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Thread: Best bang for the buck caliper?

  1. #1
    Join Date
    Jun 2010
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    Twisp, WA
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    108

    Default Best bang for the buck caliper?

    My current cheapie digital caliper is getting a bit flaky on me, and my work is improving to the point where a more precise tool is reasonable. I don't mind spending money on quality, but I'm not made of the stuff, either :-). Any suggestions for a solid, repeatably accurate digital unit that won't break the bank? Figure a budget under $200, and closer to $100 would be better. Auto off would be nice, and switchable metric/imperial is a must. Don't need solar powered or computer output. Thanks, gents.

    Dave

  2. #2
    Join Date
    Jan 2006
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    Kansas
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    >> and my work is improving to the point where a more precise tool is reasonable.

    For roughing in cheap calipers work fine but you need to get micrometers for precision measurements.

  3. #3
    Join Date
    Dec 2009
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    Owensboro KY
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    Quote Originally Posted by J.Ramsey
    >> and my work is improving to the point where a more precise tool is reasonable.

    For roughing in cheap calipers work fine but you need to get micrometers for precision measurements.
    Ditto.

    However I have a Brown & Sharpe 6" digital caliper that's going on 20 years and works as well as it did on day one. I also baby it by keeping it clean, in the box when not in use, have never dropped it (knock on wood), and keep it away from abrasive environments (grinders, cast iron, etc).
    Last edited by Dr Stan; 04-07-2011 at 02:34 PM.

  4. #4
    Join Date
    Dec 2003
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    Palo Alto, California
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    Default

    I've used and abused my Mitutoyo 6" caliper and it has outperformed and outlasted generations of cheap Chinese ones in our busy guitar repair shop. Battery life is many times longer, too.

    Here's some interesting reading on the subject of electronic digital calipers:

    http://www.fliptronics.com/tip0006.html
    Cheers,

    Frank Ford
    HomeShopTech

  5. #5
    Join Date
    Aug 2007
    Location
    Monroe,GA
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    I'll second the Mitutoyos. I have the enco# 610-0045. No auto shut off, but the battery has lasted over two years now, mainly because tt really does shut off when you press the off button.http://www.use-enco.com/CGI/INPDFF?PMPAGE=344&PMCTLG=00
    Ted

  6. #6
    Join Date
    Feb 2004
    Posts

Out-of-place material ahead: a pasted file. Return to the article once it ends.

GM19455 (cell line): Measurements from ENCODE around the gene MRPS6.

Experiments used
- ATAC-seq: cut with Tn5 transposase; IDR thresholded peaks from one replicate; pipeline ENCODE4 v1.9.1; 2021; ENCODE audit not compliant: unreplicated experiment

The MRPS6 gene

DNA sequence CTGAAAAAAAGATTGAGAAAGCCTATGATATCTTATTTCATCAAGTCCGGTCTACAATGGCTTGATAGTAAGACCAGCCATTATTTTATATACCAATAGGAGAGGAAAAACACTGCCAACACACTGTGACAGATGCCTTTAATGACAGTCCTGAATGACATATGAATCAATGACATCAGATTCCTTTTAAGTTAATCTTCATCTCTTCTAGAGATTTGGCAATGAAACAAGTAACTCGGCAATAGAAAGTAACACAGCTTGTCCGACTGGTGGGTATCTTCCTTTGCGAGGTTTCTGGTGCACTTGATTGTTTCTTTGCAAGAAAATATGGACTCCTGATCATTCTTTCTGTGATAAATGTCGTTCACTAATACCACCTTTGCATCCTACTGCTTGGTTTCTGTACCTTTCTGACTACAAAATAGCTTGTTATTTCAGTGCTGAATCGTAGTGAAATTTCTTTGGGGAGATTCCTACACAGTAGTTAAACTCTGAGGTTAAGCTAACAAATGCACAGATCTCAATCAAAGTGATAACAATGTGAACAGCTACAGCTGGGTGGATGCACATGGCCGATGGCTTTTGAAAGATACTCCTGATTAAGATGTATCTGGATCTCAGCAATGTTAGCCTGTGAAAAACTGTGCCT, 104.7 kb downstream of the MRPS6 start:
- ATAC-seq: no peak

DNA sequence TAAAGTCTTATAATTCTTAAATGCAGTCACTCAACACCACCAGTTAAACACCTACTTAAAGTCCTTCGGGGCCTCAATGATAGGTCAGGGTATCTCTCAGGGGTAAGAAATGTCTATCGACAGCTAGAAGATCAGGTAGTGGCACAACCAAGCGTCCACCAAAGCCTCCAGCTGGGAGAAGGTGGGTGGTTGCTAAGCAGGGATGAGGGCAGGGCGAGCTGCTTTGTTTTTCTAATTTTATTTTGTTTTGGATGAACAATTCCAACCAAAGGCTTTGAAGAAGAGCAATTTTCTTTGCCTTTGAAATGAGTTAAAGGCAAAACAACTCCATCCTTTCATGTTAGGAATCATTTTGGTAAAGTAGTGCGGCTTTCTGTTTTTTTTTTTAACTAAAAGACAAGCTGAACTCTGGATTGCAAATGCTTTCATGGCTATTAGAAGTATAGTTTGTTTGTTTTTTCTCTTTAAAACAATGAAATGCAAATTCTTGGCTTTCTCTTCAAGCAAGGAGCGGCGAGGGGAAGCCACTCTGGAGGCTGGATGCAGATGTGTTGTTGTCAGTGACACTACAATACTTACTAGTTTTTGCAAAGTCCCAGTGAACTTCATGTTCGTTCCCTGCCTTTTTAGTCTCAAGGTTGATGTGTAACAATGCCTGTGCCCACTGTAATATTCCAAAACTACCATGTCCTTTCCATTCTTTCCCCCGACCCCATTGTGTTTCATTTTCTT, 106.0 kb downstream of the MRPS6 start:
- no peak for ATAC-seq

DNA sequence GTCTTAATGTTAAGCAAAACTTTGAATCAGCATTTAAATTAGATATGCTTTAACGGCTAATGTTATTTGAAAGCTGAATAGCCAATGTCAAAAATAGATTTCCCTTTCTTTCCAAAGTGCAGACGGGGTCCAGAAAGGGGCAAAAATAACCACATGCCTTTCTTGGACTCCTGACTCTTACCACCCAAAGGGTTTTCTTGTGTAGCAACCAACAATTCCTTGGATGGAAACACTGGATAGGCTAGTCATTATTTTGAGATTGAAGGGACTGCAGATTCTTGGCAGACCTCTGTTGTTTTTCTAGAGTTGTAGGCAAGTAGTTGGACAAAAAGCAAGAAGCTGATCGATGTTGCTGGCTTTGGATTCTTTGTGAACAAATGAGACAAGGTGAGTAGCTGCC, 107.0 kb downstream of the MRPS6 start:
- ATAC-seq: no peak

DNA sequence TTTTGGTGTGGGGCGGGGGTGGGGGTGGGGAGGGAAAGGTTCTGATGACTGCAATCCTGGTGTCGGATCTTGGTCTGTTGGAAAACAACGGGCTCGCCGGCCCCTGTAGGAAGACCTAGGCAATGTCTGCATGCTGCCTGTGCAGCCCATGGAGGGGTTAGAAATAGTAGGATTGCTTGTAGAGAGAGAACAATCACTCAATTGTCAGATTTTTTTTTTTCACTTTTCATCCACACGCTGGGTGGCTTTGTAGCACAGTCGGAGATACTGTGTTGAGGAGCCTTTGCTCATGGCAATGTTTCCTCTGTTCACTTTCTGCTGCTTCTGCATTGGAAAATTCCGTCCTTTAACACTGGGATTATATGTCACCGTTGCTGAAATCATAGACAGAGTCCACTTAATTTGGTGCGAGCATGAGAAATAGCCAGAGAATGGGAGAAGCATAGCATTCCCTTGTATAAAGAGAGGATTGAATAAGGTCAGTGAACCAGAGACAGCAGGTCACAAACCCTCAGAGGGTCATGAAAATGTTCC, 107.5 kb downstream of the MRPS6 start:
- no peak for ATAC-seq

1,017

    Default

    I like the Mitutoyo calipers,I've had cheap ones and they always need the zero resetting,plus the Mitutoyo are a lot smoother in action,they just feel a lot better quality.

    Allan

  7. #7
    Join Date
    Sep 2008
    Location
    WI/IL border
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    Mitutoyo are very good. I never tried a digital Brown and Sharpe, but their manual calipers are excellent.

  8. #8
    Join Date
    Mar 2005
    Location
    Albuquerque, New Mexico USA
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    745

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    +1 on the Mitutoyo Digimatics.

    I've got quite a few around so I don't have to go looking - I got most of them through eBay auctions buying non-working calipers (bad jaws + working electronics and good jaws with bad electronics) and mixing-n-matching the electronics and calipers to get working sets. To get away with that you need to buy the same model basic numbers so the case holes match the electronic board button locations but in the end I got half a dozen for the price of 3 on eBay (best buy ever: carbide ID & OD jaws with NR electronics for $20, replace with $15 caliper electronics).

    I don't like the newer coolant proof models as much as the old 500-19x series, and in that I prefer the ones with the buttons on the front edge of the case over the ones with the buttons on the face of the case.

    (OK, I totally geeked out on calipers there. Sorry.)

  9. #9
    Join Date
    Aug 2006
    Location
    Taylorsville Ky
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    Best bang for the buck is the Horrible Freight dial calipers. I have tried them all and for general use they are best.

    I keep two spares on in reserve new and have two I use daily. One is for rough stuff and one is for good measuring.

    No matter how much you spend for dial calipers they are only good to +/-.001" so think of them as expendable and cheap enough to throw away.

    If your measuring for close tolerances use mikes, for rough measuring use calipers, dial or vernier.
    It's only ink and paper

  10. #10
    Join Date
    Jun 2006
    Location
    Austin, Texas
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    15,651

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    Another vote for the Mitutoyo -- I have the silver IP65 calipers and they're bulletproof despite a lot of rough use.
    "Twenty years from now you will be more disappointed by the things that you didn't do than by the ones you did."

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